Monday, April 23, 2007
Shocking? What is art? Clue Two
Art, well, that's Wikipedia for you (debatable, yet accessible). I believe it means different things to different persons, ethnics, and religions. Cultural diversity finds varying degrees of what art is, or should be, some with tightly focused authority (to me this is pitiful) and other with free expression, and then in between, not really having a sense of what art is or can be to an individual, group, or society. Structurally it has the formula art theory imposes, grammar (line, shape, light and dark, color, texture) and design (Unity, balance, rhythm, proportion) - nine things make up art. Interesting is the number nine. The Beatles wrote about it, our retail system thrives on it, and art is made up of it. What about this number nine or this number nine? Well, now, that could be a comparison thesis.
Personally, I wrestled with my art for years. I have been overly sensitive to the point of thinking, "Only God is our creator, I do not want to offend Him, by taking away any focus from Him," and I allowed myself to be stifled. For years, I walked yearning visions of expression, but in reality, I was suppressing and being oppressed with lies, my own lies, and others lies. My paintings were never finished, never enough, something was missing from them. From self-induced lies, critical thinking, and the rejection from others, I felt banded up, like duct tape over my mouth, speechless. In my case, I stymied myself. I struggled with getting my visions on canvas, or searching for the "right" subject matter. The subject matter was never, and still today I struggle with it being, "perfect." When I get down to it, I only have myself to blame for robbing myself of expression. My own guilt and lack of esteem had brought me to this dreary, colorless, non-expressive place. Then there was light and breath. While studying creation (biblical), I realized God creates us in His image. I then the thought came to me, "As God is creative, and we are to become like Him, then, yes, yes, it's well with God that we can be creative! We can express our joys, our sorrows, and yes he is an understanding, compassionate God! Phew! It is well with my soul. I can go on and give God the glory for my gifts, talents and knowledge. After all, creativity does come from Him (the breath of God/inspiration). In relation to art theory and the biblical number, art may be explained as judgement. Again, wiki leaves me dry. I think there is more to judgement. I thank God it is not the end of things. We can look at it as the beginning to things, or on the fence as others and I have seen.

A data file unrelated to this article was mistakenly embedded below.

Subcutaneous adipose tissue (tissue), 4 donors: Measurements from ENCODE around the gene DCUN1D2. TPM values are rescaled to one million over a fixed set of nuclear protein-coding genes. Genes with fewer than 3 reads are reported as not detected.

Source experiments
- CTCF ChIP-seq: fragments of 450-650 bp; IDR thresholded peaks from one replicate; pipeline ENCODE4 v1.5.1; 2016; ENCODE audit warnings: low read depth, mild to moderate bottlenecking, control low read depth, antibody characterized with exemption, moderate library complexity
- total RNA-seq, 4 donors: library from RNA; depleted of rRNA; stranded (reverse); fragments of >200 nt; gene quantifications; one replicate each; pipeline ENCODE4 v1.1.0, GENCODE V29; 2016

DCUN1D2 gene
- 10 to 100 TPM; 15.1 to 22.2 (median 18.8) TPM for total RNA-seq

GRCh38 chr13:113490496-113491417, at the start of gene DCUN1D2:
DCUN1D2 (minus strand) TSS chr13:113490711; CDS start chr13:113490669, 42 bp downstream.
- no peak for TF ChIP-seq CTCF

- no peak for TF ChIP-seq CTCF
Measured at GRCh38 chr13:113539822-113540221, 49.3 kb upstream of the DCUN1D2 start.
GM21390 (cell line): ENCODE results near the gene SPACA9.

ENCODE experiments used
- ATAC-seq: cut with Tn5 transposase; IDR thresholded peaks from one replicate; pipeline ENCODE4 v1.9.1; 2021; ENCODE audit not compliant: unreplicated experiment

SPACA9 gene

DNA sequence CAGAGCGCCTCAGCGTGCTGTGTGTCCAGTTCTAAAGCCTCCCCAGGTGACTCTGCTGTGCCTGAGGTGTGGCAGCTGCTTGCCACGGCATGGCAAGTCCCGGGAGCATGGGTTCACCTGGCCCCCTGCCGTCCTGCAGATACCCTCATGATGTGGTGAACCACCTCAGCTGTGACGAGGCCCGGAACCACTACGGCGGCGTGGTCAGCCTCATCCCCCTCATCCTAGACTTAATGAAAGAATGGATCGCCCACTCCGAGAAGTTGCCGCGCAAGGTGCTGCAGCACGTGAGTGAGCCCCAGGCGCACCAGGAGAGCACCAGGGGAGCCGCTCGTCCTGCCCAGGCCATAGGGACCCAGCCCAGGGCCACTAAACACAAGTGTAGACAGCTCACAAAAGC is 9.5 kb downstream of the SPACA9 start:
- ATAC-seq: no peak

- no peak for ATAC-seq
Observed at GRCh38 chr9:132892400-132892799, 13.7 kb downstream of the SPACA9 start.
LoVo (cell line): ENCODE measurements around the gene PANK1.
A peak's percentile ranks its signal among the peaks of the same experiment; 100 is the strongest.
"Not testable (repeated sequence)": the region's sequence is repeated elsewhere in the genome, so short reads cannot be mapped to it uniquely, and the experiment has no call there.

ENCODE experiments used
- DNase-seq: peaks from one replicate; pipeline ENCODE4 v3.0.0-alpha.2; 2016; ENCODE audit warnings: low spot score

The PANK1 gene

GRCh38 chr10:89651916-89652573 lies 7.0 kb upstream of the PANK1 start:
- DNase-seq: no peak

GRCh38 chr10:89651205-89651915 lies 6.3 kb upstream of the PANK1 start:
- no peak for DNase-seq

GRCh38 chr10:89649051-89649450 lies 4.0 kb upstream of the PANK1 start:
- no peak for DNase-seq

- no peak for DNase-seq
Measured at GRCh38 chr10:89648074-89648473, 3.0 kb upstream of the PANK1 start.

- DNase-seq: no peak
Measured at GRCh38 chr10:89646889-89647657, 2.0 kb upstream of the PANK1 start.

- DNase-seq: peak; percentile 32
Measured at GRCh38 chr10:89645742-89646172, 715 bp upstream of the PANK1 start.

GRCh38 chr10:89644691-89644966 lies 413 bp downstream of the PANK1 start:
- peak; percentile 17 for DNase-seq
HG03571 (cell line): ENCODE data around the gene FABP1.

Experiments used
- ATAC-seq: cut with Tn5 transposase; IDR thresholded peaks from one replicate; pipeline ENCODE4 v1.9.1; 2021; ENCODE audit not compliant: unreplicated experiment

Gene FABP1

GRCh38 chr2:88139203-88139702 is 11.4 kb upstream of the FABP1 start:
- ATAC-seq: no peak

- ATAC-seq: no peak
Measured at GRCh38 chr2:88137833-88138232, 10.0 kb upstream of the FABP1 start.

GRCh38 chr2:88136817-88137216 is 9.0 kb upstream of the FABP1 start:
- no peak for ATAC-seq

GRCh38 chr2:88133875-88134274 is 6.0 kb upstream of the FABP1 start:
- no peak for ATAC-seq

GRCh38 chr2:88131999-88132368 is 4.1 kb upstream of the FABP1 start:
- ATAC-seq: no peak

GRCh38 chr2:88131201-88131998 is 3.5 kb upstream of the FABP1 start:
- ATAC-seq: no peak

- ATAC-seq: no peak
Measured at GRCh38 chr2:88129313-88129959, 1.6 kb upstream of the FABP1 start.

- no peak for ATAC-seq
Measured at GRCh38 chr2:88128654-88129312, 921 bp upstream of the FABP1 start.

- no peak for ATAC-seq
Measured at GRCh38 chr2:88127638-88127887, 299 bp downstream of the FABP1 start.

Andy Warhol may have had it right. Andy's Electric Chair is example. Shocking-isn't it or is it? While listening to a sermon in the past months, the subject of the electric chair is bought up and the question asked, "Would you wear a charm of an electric chair around your neck as a symbol of grace and love?" The sermon went on to expose that in today's society some wear crosses as a symbol of Christianity, when in it's day, it was the sign of execution - like today's electric chair. My mind went immediately to Andy Warhol's Electric Chair. I being a great fan of Andy, I know he had a devotion to his religion (in the traditional sense). I want to believe Andy may have been making a bigger statement about the electric chair than what exposed. That fateful day in church, I thought, "Andy may have had it right!" In symbolizing the electric chair, many persons probably thought, "How quaint, how predictable, HOW SHOCKING! Why are we electrocuting persons in today's society" Or, was it, Andy was rebelling against tradition.... Tradition of crosses, rosaries, DEATH! Why is the focus on death? When you read the word of the Sermon on the Mount, we move to grace and forgiveness of others, realizing our states and the dangerousness of judgement. Putting death in the face of society is saying, "Do you chose death or life?" I think Andy may have also had a deeper thought, "Do you serve a God who is in the grave or the one who has risen and conquered the choice of death for us?"
May I ask, what is art to you?